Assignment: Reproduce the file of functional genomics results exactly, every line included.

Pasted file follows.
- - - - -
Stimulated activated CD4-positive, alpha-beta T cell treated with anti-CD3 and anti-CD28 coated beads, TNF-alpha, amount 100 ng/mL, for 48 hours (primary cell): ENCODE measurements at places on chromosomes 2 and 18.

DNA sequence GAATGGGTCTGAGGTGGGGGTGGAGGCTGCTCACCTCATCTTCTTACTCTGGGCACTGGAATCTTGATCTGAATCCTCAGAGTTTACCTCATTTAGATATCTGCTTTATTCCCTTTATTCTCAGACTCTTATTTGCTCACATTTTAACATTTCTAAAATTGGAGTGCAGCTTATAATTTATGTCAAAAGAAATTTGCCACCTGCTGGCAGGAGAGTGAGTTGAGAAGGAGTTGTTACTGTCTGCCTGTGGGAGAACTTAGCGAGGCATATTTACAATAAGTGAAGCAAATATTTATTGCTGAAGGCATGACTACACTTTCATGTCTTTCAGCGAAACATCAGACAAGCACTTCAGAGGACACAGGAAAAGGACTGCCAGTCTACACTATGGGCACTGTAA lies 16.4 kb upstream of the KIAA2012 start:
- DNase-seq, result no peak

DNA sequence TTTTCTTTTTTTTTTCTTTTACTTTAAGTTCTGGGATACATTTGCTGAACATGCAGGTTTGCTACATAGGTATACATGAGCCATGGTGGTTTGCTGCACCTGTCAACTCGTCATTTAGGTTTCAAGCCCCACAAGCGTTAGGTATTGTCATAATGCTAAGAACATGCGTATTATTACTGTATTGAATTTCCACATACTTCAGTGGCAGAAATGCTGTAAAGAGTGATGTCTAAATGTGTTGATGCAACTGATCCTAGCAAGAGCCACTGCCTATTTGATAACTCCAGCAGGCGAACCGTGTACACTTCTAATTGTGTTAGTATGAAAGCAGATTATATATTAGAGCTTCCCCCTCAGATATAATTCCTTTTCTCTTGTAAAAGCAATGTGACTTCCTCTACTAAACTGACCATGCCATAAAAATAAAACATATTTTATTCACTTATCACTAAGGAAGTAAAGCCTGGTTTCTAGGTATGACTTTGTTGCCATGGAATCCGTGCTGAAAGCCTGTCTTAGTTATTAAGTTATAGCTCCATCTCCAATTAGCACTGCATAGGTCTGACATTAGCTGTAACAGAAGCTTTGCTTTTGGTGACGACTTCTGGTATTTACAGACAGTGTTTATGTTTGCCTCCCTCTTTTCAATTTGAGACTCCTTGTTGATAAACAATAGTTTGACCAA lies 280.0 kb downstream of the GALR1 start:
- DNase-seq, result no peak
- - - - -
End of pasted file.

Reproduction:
Stimulated activated CD4-positive, alpha-beta T cell treated with anti-CD3 and anti-CD28 coated beads, TNF-alpha, amount 100 ng/mL, for 48 hours (primary cell): ENCODE measurements at places on chromosomes 2 and 18.

DNA sequence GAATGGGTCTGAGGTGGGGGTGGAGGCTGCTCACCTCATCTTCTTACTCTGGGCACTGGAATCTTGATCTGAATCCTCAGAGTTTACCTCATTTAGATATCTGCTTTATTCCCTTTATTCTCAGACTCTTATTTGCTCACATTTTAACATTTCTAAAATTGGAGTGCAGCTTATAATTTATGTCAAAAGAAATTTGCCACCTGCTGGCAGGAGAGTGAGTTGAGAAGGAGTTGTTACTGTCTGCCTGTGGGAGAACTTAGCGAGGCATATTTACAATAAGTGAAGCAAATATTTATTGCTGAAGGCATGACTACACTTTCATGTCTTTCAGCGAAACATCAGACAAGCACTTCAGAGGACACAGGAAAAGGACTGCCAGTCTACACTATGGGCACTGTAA lies 16.4 kb upstream of the KIAA2012 start:
- DNase-seq, result no peak

DNA sequence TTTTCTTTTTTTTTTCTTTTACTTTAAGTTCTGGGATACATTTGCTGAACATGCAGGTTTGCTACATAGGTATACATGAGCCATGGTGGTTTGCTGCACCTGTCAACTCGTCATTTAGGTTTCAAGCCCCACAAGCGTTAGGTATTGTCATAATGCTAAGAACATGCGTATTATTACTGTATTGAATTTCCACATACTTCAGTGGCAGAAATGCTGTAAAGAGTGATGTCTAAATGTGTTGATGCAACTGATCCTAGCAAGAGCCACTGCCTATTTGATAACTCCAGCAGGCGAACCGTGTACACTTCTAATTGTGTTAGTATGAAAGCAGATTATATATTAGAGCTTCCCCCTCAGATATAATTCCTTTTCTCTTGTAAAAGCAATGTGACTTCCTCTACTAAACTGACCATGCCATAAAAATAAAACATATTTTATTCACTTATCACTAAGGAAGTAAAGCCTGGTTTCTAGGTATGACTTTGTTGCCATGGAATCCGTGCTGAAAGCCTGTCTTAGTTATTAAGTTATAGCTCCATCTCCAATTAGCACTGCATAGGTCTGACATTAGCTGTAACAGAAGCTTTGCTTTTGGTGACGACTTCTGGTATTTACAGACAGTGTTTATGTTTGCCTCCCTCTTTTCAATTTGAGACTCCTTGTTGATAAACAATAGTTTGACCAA lies 280.0 kb downstream of the GALR1 start:
- DNase-seq, result no peak